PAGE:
• Remember our mission to bring others into it and that our home is our primary mission field (Mat. 28:19).
  • Remember how Jesus feels about the church (1 Tim. 3:15; Eph. 5:25).
  • Remember that the church is the location of the saved and we should do all we can to help our children make up that number (Acts 2:47; 1 Cor. 12:13).
  • Remember all that the Bible says God seeks to accomplish through the church: growth (Eph. 4:16), His glory (Eph. 3:20-21), and His grace (2 Cor. 8:1), among so many other things.

We may struggle to see our family harbor grudges and hard feelings against the church. Many factors may contribute to that, but we should begin with ourselves. What are we saying about the Lord’s bride? What is our attitude toward her? I cannot imagine that anything is more impactful than that, and that is probably the thing we can most control! May our family remember that our theme song, concerning the church, is, “I love Thy kingdom, Lord!” Surely this will influence how they feel about her, too.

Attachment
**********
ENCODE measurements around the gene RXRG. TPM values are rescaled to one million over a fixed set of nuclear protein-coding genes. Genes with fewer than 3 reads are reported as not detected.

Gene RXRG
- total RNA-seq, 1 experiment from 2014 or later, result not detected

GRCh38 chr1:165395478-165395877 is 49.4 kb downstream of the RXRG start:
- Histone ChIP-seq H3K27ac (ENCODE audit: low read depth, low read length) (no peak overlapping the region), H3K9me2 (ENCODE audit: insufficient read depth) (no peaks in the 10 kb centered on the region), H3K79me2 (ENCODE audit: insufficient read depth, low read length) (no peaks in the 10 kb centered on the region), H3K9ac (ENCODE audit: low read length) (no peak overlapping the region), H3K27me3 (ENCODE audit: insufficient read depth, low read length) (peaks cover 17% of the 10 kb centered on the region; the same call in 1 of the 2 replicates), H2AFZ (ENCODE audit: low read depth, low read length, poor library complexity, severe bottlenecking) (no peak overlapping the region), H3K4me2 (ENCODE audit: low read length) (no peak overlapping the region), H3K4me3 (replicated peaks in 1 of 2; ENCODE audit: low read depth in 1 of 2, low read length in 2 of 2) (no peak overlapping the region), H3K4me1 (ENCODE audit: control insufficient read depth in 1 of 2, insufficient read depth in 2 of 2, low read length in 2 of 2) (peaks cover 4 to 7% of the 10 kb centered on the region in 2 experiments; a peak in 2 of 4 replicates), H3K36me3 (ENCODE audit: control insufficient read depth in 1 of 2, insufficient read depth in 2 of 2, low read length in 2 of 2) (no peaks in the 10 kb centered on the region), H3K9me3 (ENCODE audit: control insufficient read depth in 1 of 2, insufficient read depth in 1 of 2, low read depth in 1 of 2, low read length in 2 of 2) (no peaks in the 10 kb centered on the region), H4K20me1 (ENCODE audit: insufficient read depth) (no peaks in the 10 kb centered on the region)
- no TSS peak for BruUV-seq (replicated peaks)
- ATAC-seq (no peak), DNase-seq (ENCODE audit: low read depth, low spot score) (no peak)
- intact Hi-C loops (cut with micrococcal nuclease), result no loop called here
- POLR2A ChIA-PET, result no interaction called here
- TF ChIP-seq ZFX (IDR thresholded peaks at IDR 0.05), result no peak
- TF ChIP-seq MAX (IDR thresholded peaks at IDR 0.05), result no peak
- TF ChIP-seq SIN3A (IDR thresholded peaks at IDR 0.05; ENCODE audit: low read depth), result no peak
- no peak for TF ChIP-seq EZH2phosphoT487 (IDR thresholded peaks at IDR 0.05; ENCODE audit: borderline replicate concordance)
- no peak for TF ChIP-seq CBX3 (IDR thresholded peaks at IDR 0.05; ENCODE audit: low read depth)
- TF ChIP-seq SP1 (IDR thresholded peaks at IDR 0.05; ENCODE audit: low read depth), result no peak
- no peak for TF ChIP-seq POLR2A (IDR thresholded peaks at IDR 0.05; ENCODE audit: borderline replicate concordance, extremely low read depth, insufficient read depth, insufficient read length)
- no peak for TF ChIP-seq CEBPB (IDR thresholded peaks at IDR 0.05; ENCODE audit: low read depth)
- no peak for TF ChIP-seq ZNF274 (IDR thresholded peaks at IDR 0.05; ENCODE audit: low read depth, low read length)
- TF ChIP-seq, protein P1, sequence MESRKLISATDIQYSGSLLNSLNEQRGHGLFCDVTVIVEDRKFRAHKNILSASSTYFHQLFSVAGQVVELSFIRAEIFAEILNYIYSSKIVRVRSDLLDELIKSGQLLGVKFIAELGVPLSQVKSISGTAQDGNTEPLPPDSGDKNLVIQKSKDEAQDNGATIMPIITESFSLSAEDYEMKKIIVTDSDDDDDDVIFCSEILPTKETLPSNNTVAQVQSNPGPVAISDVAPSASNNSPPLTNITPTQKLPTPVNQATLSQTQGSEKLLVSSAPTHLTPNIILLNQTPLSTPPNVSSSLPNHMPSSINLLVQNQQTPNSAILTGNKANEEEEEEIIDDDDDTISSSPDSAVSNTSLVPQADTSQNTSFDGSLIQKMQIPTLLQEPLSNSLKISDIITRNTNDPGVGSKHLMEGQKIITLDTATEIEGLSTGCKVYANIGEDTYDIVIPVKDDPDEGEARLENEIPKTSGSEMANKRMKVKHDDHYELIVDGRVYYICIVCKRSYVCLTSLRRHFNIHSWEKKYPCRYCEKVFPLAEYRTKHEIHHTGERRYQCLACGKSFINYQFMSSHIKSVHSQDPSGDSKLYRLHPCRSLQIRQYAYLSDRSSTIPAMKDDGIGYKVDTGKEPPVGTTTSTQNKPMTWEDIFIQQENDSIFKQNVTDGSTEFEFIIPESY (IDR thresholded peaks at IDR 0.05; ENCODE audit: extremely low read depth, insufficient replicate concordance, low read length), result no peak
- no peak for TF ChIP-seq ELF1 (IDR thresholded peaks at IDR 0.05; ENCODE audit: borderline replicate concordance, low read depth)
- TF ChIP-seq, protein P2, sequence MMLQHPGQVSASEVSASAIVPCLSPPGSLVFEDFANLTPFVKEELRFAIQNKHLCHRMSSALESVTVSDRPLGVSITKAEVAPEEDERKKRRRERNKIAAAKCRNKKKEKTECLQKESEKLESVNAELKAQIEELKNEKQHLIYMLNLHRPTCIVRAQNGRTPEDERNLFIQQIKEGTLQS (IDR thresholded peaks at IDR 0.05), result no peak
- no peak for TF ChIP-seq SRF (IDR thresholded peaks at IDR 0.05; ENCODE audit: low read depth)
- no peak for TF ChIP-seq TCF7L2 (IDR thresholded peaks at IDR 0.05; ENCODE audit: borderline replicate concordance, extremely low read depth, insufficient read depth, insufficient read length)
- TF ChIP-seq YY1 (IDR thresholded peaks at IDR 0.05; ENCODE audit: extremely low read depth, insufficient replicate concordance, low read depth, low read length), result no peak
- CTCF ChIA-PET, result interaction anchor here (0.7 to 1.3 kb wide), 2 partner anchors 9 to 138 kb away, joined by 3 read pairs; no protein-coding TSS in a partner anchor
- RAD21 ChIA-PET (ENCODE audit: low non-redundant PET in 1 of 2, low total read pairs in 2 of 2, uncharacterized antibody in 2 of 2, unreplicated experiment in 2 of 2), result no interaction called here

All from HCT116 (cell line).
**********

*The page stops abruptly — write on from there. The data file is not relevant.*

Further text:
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BEAUTIFUL FAITH

BEAUTIFUL FAITH

Neal Pollard

Every day Johnson Kell visits is a good day.  Today was a good day.  Though we were initially talking about some sad and depressing matters happening currently within churches of Christ and particularly a west coast university traditionally affiliated with the church, Johnson cannot help but talk about good and wonderful things he’s seen and experienced within God’s family.  He told the true story of how one positive experience has made such a ripple effect within our wonderful brotherhood.  It centers around a young man steeped in a denomination but dissatisfied with their teaching.  He had a friend, a love interest, who was from Wyoming. She attended a funeral in Casper and was so impressed by what was said and done by the local church of Christ there that she was converted.  She told this young man, who had moved to work on a golf course in Ventura, California, where Johnson and Dorothy was attending at the time, about the church.  He visited. The Ventura preacher, Floyd Davis, studied with Ken, who obeyed the gospel.  Ken went on to marry, not the Wyoming girl, but another young woman attending with him at Harding University.  He went on to get his doctorate degree in Texas and has built a fine Christian home.

That story by itself shows the power of the gospel upon an honest and open heart. When someone is searching for truth, he or she will find it!  If one has no interest in God’s truth, no amount of persuasion or argumentation may be enough.  The gospel still works, however dark our world seems to be getting.